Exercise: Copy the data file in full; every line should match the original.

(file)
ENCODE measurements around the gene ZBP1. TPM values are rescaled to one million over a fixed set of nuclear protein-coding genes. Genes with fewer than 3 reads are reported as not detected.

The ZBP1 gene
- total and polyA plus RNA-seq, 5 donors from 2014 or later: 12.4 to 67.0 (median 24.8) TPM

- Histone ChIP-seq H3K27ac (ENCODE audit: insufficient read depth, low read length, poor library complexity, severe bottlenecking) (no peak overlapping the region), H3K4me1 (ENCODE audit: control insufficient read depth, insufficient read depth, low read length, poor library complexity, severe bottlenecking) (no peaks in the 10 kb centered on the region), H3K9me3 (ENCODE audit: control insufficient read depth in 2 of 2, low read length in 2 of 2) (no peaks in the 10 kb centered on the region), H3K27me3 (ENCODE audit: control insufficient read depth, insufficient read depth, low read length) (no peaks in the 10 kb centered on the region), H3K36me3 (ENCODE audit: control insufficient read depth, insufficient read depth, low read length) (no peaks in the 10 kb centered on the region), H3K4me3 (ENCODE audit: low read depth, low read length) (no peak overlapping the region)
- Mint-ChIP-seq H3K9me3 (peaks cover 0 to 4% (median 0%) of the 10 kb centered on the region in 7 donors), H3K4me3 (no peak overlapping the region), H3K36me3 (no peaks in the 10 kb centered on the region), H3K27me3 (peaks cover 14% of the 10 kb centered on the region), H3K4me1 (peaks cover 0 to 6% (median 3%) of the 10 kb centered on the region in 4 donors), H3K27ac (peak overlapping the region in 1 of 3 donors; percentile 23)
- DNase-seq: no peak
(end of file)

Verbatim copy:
ENCODE measurements around the gene ZBP1. TPM values are rescaled to one million over a fixed set of nuclear protein-coding genes. Genes with fewer than 3 reads are reported as not detected.

The ZBP1 gene
- total and polyA plus RNA-seq, 5 donors from 2014 or later: 12.4 to 67.0 (median 24.8) TPM

- Histone ChIP-seq H3K27ac (ENCODE audit: insufficient read depth, low read length, poor library complexity, severe bottlenecking) (no peak overlapping the region), H3K4me1 (ENCODE audit: control insufficient read depth, insufficient read depth, low read length, poor library complexity, severe bottlenecking) (no peaks in the 10 kb centered on the region), H3K9me3 (ENCODE audit: control insufficient read depth in 2 of 2, low read length in 2 of 2) (no peaks in the 10 kb centered on the region), H3K27me3 (ENCODE audit: control insufficient read depth, insufficient read depth, low read length) (no peaks in the 10 kb centered on the region), H3K36me3 (ENCODE audit: control insufficient read depth, insufficient read depth, low read length) (no peaks in the 10 kb centered on the region), H3K4me3 (ENCODE audit: low read depth, low read length) (no peak overlapping the region)
- Mint-ChIP-seq H3K9me3 (peaks cover 0 to 4% (median 0%) of the 10 kb centered on the region in 7 donors), H3K4me3 (no peak overlapping the region), H3K36me3 (no peaks in the 10 kb centered on the region), H3K27me3 (peaks cover 14% of the 10 kb centered on the region), H3K4me1 (peaks cover 0 to 6% (median 3%) of the 10 kb centered on the region in 4 donors), H3K27ac (peak overlapping the region in 1 of 3 donors; percentile 23)
- DNase-seq: no peak